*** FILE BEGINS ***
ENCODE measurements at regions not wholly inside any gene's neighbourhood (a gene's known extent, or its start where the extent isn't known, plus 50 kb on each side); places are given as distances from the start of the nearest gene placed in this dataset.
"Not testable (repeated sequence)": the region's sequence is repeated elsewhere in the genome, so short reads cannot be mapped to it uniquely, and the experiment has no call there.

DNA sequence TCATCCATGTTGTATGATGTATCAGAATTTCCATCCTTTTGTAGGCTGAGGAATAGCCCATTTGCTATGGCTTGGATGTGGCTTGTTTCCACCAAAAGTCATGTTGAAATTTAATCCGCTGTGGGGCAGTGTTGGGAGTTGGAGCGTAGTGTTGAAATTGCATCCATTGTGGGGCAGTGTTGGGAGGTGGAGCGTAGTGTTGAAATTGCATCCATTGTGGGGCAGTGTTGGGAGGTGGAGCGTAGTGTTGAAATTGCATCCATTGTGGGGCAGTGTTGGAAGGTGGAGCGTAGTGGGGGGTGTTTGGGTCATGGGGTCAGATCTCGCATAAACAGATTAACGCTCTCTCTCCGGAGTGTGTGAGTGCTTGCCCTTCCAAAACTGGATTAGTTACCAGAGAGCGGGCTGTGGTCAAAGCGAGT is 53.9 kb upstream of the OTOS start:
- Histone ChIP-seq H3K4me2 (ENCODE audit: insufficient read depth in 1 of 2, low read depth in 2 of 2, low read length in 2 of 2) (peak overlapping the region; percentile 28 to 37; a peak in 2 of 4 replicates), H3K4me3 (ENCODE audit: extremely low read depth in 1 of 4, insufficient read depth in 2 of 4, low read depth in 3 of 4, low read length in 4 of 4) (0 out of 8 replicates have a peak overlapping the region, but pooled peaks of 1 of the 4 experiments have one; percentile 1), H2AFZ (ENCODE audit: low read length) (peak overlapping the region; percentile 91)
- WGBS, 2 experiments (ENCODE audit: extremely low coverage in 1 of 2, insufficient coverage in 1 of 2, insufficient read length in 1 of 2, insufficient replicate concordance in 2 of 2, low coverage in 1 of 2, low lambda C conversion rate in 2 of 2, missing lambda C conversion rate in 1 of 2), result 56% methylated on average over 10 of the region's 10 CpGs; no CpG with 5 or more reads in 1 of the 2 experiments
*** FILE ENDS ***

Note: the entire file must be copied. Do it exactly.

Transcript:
ENCODE measurements at regions not wholly inside any gene's neighbourhood (a gene's known extent, or its start where the extent isn't known, plus 50 kb on each side); places are given as distances from the start of the nearest gene placed in this dataset.
"Not testable (repeated sequence)": the region's sequence is repeated elsewhere in the genome, so short reads cannot be mapped to it uniquely, and the experiment has no call there.

DNA sequence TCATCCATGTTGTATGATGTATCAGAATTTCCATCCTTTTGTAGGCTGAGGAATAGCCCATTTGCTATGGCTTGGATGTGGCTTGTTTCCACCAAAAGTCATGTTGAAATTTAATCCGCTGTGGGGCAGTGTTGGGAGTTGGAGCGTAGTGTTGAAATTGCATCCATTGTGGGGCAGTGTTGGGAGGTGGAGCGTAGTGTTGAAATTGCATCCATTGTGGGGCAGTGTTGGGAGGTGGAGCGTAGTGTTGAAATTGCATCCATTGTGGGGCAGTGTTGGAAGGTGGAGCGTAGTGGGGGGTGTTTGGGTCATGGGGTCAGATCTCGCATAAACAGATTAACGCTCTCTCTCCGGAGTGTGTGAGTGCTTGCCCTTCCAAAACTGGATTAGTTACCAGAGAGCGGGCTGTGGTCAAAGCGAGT is 53.9 kb upstream of the OTOS start:
- Histone ChIP-seq H3K4me2 (ENCODE audit: insufficient read depth in 1 of 2, low read depth in 2 of 2, low read length in 2 of 2) (peak overlapping the region; percentile 28 to 37; a peak in 2 of 4 replicates), H3K4me3 (ENCODE audit: extremely low read depth in 1 of 4, insufficient read depth in 2 of 4, low read depth in 3 of 4, low read length in 4 of 4) (0 out of 8 replicates have a peak overlapping the region, but pooled peaks of 1 of the 4 experiments have one; percentile 1), H2AFZ (ENCODE audit: low read length) (peak overlapping the region; percentile 91)
- WGBS, 2 experiments (ENCODE audit: extremely low coverage in 1 of 2, insufficient coverage in 1 of 2, insufficient read length in 1 of 2, insufficient replicate concordance in 2 of 2, low coverage in 1 of 2, low lambda C conversion rate in 2 of 2, missing lambda C conversion rate in 1 of 2), result 56% methylated on average over 10 of the region's 10 CpGs; no CpG with 5 or more reads in 1 of the 2 experiments